Results for Royal Hobart Hospital

End of Life Issues – Withdrawal of treatment/Decision to not treat in the Emergency Department: A prospective multi-centre study.

Not infrequently, doctors working in the Emergency Department (ED) have to decide on how they are to provide treatment to dying patients. Specifically, they have to decide whether to actively treat or whether they should limit or withdraw treatment on patients who are not anticipated to live. Such decisions should be governed by legislature as well as standards set by the Australian Council on Health Care Standards (ACHCS). However, research conducted in our hospital has indicated that doctors consider a wide variety of factors including patient’s and family’s wishes when making such end-of-life decisions. We therefore raise the following questions. First, what factors do doctors take into account when they withdraw or withhold treatment in the ED? Second, are such decisions made in accordance with legislative requirements? To date, no research has examined this issue.

This study addresses this gap by focussing on the decisions leading to withdrawal of treatment in the ED. It is a multi-centre review of patients who die in 2009 in a number of Australian and New Zealand hospitals. The primary aim is to describe the factors that doctors consider when making the decisions to withdraw or withhold life-sustaining treatment. The secondary aims are to determine 1) whether Australian doctors are conducting such processes in line with ACHCS guidelines and 2) whether Queensland doctors are making such decisions in accordance with Queensland legislation.


REstricted Fluid REsuscitation in Sepsis-related Hypotension (REFRESH)

The REFRESH study is a multicentre, open-label, randomised, phase II clinical feasibility trial. This is the first randomised trial examining fluid volume for initial resuscitation in septic shock in an industrialised country. A pragmatic, open-label design will establish the feasibility of undertaking a large, international, multicentre trial with sufficient power to assess clinical outcomes. The embedded biomarker study aims to provide mechanistic plausibility for a larger trial by defining the effects of fluid volume on markers of systemic inflammation and the vascular endothelium.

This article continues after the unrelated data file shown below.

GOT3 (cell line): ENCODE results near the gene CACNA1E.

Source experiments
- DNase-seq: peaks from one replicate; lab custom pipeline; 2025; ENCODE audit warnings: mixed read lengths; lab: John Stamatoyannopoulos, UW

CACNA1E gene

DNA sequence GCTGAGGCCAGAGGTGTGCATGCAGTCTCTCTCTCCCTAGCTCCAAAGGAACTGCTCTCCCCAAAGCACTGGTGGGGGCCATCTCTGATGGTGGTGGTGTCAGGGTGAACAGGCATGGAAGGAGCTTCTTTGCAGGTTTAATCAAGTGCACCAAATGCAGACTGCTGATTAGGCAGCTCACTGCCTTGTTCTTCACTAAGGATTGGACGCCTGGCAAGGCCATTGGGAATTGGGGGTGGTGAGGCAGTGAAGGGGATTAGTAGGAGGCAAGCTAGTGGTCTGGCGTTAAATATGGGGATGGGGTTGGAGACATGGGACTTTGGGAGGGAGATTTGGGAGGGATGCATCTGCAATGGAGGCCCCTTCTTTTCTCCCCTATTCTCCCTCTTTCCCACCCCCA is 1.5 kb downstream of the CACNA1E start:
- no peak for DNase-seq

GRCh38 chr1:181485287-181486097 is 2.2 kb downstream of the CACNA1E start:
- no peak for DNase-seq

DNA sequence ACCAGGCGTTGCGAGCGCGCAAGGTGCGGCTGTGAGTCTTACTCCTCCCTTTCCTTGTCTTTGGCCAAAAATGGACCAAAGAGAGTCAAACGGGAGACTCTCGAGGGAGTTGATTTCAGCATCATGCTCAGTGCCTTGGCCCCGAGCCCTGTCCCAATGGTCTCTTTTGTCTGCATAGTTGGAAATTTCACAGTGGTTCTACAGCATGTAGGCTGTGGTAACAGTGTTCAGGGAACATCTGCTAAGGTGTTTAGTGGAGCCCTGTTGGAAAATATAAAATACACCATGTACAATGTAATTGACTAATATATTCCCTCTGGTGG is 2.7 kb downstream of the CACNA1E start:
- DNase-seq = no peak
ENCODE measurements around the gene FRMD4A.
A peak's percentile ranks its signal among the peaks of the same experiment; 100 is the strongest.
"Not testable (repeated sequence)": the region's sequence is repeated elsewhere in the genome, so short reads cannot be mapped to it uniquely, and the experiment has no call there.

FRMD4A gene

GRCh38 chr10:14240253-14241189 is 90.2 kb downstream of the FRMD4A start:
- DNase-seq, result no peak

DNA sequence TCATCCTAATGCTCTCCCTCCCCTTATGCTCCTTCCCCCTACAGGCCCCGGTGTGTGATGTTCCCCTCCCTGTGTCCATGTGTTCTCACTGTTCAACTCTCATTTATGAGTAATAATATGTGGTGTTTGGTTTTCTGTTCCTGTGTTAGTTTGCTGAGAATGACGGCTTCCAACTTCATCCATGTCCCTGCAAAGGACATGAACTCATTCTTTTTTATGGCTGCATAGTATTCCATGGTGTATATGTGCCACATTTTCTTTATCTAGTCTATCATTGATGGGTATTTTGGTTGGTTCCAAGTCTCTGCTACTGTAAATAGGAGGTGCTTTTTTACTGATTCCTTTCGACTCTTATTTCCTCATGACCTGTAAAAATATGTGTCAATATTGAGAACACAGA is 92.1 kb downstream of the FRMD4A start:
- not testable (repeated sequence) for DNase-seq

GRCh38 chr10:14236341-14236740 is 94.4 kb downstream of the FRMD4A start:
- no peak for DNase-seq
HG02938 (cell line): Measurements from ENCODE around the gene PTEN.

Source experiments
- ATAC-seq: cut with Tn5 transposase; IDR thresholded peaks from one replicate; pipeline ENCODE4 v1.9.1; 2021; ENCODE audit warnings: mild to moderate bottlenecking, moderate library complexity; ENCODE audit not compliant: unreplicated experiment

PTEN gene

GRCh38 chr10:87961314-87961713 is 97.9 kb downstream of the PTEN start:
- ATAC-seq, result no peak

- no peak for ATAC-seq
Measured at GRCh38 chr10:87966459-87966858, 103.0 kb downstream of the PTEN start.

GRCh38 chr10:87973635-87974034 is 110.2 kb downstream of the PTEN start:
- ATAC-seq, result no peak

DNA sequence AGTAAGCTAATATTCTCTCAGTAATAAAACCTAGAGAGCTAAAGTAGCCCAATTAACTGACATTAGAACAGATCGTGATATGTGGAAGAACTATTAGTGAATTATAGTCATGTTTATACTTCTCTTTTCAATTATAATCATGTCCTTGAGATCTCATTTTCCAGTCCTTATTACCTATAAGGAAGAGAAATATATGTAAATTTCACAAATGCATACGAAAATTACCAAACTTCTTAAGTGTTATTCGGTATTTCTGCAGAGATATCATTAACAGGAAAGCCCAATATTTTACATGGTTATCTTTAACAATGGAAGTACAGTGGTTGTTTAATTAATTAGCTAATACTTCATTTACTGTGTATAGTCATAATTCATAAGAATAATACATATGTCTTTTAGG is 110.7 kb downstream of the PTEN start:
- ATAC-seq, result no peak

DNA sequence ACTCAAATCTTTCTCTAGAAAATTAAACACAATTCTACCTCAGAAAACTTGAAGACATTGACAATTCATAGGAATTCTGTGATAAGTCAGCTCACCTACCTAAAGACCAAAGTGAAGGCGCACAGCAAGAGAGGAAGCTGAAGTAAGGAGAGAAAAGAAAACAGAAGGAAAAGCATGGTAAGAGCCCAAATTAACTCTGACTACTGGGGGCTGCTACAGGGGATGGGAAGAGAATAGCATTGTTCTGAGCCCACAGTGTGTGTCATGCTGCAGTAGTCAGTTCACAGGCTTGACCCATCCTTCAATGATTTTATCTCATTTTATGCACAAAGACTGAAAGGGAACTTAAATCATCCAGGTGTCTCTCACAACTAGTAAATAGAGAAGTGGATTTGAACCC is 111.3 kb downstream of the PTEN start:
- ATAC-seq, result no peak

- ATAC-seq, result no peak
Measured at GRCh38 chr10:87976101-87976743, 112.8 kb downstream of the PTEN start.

Participants will be patients presenting to the emergency departments of Australian metropolitan hospitals with suspected sepsis and a systolic blood pressure of < 100 mmHg, persisting after a 1000-ml fluid bolus with isotonic crystalloid. Participants will be randomised to either a second 1000-ml fluid bolus (standard care) or maintenance rate fluid only, with the early commencement of a vasopressor infusion to maintain a mean arterial pressure of > 65 mmHg, if required (restricted fluid). All will receive further protocolised fluid boluses (500 ml or 250 ml, respectively), if required during the 6-h study period. The primary outcome measure is total volume administered in the first 6 h. Secondary outcomes include fluid volume at 24 h, organ support 'free days' to day 28, 90-day mortality, and a range of feasibility and process-of-care measures. Participants will also undergo serial measurement, over the first 24 h, of biomarkers of inflammation, endothelial cell activation and glycocalyx degradation for comparison between the groups.


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